According to Hirshman's own biographical byline for periodicals, she "landed spot No. 77" on author Bernard Goldberg 's list of 100 People Who Are Screwing Up America "with almost no effort." Goldberg criticized Hirshman for comments she made in a segment produced by Lesley Stahl on 60 Minutes in October 2004. Hirshman's comments involved young, well-educated women who chose to give up high-paying, high-powered, and prestigious jobs in order to stay home and take care of their children. In the segment, Hirshman argued that this kind of decision would only lead to a lesser life for these women: "These women are choosing lives in which they do not use their capacity for very complicated work, they're choosing lives in which they do not use their capacity to deal with very powerful other adults in the world, which takes a lot of skill. I think there are better lives and worse lives."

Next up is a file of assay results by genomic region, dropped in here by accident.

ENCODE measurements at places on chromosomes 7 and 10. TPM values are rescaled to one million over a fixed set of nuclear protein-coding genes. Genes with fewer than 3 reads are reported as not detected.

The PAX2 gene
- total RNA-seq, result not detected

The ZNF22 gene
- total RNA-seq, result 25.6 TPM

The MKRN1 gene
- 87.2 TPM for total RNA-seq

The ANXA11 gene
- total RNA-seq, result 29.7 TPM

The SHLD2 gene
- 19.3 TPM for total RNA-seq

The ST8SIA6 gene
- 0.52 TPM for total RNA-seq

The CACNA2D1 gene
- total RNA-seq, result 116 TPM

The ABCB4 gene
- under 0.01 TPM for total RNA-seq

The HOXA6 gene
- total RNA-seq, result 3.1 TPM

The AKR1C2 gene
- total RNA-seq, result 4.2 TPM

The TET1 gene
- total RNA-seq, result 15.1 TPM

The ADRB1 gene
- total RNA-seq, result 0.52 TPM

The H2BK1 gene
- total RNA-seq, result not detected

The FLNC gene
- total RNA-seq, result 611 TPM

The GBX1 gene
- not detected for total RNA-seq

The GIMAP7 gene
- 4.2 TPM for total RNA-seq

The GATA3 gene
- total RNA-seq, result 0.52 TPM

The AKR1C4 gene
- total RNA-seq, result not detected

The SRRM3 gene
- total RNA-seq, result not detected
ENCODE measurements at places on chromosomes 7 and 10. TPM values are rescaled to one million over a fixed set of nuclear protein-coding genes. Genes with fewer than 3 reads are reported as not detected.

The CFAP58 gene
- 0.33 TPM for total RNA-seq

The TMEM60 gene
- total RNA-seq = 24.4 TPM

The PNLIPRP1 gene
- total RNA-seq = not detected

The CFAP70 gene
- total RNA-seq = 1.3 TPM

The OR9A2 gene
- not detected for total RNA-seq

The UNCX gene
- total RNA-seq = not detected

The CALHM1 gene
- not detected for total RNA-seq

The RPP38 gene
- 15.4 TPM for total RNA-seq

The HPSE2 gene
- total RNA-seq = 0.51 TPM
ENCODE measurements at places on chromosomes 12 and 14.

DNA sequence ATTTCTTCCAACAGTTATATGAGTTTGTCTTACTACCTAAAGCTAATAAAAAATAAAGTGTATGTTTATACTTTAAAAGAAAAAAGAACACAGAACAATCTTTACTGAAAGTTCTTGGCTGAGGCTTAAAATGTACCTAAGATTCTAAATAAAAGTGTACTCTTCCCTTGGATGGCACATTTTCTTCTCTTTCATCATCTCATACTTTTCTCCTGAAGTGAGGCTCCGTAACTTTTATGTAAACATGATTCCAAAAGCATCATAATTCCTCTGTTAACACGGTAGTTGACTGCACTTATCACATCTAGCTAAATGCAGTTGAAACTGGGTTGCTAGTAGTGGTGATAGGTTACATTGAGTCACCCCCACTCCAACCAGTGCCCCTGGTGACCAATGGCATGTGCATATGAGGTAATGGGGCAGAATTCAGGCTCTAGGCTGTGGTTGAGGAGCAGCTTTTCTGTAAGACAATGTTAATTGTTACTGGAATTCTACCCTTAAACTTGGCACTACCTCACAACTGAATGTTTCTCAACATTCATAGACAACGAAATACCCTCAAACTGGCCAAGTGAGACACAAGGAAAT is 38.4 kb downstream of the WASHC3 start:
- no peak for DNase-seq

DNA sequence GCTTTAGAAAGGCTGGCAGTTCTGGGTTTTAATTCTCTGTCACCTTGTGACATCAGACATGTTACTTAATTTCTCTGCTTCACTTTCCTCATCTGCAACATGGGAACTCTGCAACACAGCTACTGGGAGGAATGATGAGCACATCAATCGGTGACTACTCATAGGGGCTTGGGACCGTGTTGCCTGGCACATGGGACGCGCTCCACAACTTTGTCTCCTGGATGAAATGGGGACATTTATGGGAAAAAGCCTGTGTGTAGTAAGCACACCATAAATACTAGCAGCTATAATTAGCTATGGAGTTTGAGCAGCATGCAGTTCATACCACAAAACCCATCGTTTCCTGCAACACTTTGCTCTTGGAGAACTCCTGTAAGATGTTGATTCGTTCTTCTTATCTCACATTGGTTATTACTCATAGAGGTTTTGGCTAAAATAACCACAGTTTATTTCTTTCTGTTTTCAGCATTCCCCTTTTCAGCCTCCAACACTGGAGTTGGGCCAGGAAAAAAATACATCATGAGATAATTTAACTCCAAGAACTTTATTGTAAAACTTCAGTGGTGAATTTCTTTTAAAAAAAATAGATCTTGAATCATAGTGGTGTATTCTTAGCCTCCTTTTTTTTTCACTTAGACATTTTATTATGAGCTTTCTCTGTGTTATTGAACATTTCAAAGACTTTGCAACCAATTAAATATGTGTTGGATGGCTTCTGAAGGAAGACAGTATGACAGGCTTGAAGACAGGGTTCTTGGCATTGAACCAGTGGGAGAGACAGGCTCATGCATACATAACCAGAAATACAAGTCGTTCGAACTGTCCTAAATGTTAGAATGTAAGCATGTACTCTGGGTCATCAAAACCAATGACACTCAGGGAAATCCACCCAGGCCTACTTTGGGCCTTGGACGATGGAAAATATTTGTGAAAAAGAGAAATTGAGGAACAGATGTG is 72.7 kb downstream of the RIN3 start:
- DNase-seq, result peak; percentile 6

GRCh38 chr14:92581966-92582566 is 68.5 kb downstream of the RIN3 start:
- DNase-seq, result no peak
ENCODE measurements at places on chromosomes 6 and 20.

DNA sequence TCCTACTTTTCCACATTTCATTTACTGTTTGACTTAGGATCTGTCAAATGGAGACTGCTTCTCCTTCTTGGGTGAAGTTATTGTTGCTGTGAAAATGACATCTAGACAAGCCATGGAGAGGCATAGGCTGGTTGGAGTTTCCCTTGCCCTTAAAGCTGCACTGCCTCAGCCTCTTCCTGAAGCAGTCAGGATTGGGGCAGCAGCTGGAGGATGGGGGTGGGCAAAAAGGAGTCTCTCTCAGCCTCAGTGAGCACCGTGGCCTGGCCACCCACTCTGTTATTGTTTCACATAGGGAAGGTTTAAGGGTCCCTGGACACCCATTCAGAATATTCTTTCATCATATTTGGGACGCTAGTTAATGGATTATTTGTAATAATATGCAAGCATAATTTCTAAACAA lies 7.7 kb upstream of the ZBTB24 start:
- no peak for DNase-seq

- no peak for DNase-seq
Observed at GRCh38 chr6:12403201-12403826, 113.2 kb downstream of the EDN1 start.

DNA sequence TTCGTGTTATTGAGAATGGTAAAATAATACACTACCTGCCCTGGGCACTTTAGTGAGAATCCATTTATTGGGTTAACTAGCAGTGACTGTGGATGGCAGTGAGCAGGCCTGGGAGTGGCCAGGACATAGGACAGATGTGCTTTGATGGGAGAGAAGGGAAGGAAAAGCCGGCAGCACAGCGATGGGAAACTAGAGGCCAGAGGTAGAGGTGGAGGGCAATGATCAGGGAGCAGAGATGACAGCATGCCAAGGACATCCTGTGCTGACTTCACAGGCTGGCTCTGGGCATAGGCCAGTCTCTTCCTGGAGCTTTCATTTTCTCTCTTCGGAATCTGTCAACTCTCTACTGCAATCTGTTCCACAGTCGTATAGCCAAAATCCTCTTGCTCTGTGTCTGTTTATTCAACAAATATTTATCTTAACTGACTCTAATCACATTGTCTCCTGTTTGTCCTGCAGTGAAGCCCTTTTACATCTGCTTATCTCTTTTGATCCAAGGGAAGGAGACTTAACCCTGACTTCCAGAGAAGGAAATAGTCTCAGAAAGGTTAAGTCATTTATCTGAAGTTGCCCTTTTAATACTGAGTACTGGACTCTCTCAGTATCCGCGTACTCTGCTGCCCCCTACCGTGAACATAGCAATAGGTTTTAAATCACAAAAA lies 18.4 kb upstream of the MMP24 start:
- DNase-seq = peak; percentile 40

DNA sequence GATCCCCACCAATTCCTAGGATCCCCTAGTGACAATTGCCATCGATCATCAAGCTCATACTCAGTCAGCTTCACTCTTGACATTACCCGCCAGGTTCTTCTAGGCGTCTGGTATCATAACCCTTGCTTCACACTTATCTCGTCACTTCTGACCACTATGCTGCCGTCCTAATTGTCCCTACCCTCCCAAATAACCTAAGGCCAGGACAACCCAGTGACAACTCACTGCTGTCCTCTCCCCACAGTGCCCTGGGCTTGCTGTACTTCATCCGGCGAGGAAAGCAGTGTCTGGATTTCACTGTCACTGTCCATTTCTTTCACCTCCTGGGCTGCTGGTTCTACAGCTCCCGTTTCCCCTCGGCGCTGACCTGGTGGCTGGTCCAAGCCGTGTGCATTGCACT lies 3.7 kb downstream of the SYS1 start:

As a working woman and a feminist, I would decry this important social development, rather than celebrate it. Doesn't the culture always want new insights? Visions of book contracts danced in my head. The first hint of a problem hit when a young editor at a publishing house considering my proposal called to tell me that her editorial board members had been screaming at one another for three weeks about the project, and had then, surprise, turned it down. It's not nice to criticize Mother Nature, as they say. Or, it turns out, Mother anyone.